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8 Flyer Design Tips Every Tradie Should Know


So you want to create a flyer that sells your services but you haven’t got the time (or desire) to master the latest design software. We get it – even as a tradie, you cannot expect to be a Jack-of-all-trades. But while you may be outsourcing your flyer design, there are still some important things you need know in order to get the best bang for your buck. Here are 8 flyer design tips :

1. Know your audience

This is the number one step for every marketing technique. It’s marketing 101: know who you are targeting. Then picture them as you write each word and choose every image. Your ultimate goal with any letterbox flyer is to prove to your potential customers how your service can make their lives better or easier. What are their challenges? What are they looking for – is it the best quality service from a trustworthy professional, the fastest service or the cheapest? Understanding this puts you well on the road to success.

2. Use images to grab attention and tell your story

You know the old saying “a picture tells a thousand words”? This is where it actually rings true. Nobody has time to read a thousand words on your flyer, so use digital photography and simple graphics to tell the story. But don’t go picture crazy and put them everywhere. Pick one attention-grabbing photo or image for your hero shot – something that will get people’s attention immediately and entice them to read on, such as a picture of your latest and greatest project. This should be placed in the top half of the page to get the best visibility. Then, if needed, group a few smaller pictures so they collectively form a single element. You can also use simple icons.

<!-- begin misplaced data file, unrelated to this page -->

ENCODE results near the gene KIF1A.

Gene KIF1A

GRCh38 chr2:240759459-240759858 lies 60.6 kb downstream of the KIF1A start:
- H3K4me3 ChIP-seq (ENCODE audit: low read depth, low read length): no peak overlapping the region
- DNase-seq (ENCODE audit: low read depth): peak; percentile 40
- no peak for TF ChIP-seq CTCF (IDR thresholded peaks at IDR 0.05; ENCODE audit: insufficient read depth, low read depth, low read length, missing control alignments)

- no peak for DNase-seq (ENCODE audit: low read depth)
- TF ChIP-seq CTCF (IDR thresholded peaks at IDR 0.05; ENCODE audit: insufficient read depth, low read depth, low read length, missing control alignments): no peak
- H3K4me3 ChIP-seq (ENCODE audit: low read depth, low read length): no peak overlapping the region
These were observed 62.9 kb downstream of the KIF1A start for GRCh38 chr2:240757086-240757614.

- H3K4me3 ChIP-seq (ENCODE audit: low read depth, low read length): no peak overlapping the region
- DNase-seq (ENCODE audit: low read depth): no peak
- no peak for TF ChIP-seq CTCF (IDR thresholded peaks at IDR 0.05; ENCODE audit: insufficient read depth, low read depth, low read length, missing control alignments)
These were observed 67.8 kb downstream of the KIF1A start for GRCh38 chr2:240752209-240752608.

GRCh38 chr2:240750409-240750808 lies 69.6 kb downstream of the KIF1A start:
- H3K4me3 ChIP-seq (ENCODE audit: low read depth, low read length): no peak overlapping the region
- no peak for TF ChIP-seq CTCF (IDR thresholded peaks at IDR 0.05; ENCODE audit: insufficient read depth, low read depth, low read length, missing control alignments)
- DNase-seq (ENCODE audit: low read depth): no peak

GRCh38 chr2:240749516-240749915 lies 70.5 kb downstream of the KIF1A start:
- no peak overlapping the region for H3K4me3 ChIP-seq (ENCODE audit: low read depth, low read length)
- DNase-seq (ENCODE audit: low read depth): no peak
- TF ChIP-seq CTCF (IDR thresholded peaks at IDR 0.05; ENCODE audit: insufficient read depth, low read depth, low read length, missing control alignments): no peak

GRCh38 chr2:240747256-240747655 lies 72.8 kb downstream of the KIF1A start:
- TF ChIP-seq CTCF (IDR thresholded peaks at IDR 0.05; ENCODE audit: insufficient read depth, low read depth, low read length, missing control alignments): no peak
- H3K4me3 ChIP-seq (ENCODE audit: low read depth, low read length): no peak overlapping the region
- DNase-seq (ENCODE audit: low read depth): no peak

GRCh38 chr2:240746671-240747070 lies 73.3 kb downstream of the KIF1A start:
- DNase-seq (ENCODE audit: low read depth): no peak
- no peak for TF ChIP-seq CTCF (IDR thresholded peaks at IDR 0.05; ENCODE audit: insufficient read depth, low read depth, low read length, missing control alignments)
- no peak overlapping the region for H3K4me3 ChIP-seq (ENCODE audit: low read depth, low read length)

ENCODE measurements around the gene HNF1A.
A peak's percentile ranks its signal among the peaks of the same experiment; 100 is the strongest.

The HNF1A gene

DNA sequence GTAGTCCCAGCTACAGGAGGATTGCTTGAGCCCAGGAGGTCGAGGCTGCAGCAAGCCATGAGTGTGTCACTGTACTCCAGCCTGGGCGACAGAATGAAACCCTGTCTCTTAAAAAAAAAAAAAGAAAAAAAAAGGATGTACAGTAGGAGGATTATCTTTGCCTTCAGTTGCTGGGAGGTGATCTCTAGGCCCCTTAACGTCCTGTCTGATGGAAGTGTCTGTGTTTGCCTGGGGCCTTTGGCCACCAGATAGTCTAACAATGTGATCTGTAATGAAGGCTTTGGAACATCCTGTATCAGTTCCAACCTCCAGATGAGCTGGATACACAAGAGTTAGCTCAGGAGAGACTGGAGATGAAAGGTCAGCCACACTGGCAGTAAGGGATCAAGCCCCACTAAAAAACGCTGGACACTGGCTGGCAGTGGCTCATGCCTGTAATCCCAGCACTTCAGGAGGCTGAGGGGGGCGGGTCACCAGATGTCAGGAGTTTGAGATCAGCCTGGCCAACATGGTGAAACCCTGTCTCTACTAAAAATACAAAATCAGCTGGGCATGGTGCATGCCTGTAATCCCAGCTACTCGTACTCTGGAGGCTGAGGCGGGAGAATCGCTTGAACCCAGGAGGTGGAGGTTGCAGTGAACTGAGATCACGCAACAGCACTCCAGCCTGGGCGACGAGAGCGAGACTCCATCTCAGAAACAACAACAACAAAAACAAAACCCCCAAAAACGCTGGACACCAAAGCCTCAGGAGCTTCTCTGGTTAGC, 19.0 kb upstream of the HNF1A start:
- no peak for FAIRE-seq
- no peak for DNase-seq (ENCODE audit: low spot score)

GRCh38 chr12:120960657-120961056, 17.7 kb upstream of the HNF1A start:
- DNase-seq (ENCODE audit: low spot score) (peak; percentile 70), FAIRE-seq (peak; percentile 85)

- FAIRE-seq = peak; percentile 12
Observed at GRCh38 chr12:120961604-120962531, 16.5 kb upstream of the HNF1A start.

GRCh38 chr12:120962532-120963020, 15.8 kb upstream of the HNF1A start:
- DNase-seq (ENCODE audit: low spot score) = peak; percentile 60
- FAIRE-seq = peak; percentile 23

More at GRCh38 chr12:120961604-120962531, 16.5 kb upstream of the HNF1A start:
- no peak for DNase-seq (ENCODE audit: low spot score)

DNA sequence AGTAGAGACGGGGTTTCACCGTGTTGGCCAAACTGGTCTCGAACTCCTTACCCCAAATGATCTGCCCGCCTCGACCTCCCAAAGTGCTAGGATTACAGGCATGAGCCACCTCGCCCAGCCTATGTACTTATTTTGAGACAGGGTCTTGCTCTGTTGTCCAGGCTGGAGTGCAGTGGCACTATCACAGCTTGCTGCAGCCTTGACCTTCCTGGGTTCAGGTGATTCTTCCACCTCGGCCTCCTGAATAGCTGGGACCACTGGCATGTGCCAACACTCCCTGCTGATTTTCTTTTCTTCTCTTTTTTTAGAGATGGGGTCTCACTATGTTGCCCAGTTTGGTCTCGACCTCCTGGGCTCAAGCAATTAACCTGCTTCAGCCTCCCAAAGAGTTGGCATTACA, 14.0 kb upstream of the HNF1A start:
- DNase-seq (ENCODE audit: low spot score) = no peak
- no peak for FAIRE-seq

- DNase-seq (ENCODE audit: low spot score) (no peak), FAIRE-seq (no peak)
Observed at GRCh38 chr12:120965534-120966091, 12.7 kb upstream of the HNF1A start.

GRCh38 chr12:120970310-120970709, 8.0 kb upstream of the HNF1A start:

3. Don’t be afraid to gloat

There’s nothing special about being “almost the best tradie” in your local area. You need to prove to people you’re the best choice for the job. One way to do this is to include raving reviews from previous clients (remember to get their permission first).  You only need to look at online review sites to know that people put a lot of trust in what other people think of a business. If you have happy customers, ask them to speak out.

4. Be persuasive

Why you? What makes you different from the other tradespeople out there? This is where you need to get persuasive. Think about your unique selling point (USP) and how you can prove it. Are you the fastest? Tell them how fast. Are you the most qualified? Include your certifications and years in the industry.

5. Tell them what to do

Your flyer should make it crystal clear what the reader should do as a result of reading the information.
Do you want them to visit your website, send an email or pick up the phone and call you? State it as a command – this is the “call to action”. It might be as simple as “Call today”.

5. Avoid jargon

There’s nothing that will turn your potential customers off quicker than a flyer full of industry jargon and TLAs (three letter acronyms). Choose simple language and avoid jargon at all costs.

6. Keep it clean and professional

There a few tricks to keeping your flyer design clean, uncluttered and professional. The first is to limit the number of fonts to a maximum of two – one for the headlines and another for the main (“body”) copy. And while you’re there, try not to fill every last piece of white space. White space is the easiest way to draw attention to things – check out the Apple website for inspiration. Don’t be afraid of blank space!

8. Don’t be a stranger

Nobody wants to bring a stranger into their home, try introducing yourself to the reader with a photo. Human faces are very powerful. Studies show that when we see a face we are automatically triggered to feel a connection with that person, so by including a photo of yourself you’re encouraging them to relate to you and trust you. Which is great news, because the chances are your prospects will only choose you if they feel comfortable that you will solve their problems and won’t rip them off. Of course, you need to look trustworthy! A human face also catches attention and adds personality to your flyer (and brand).

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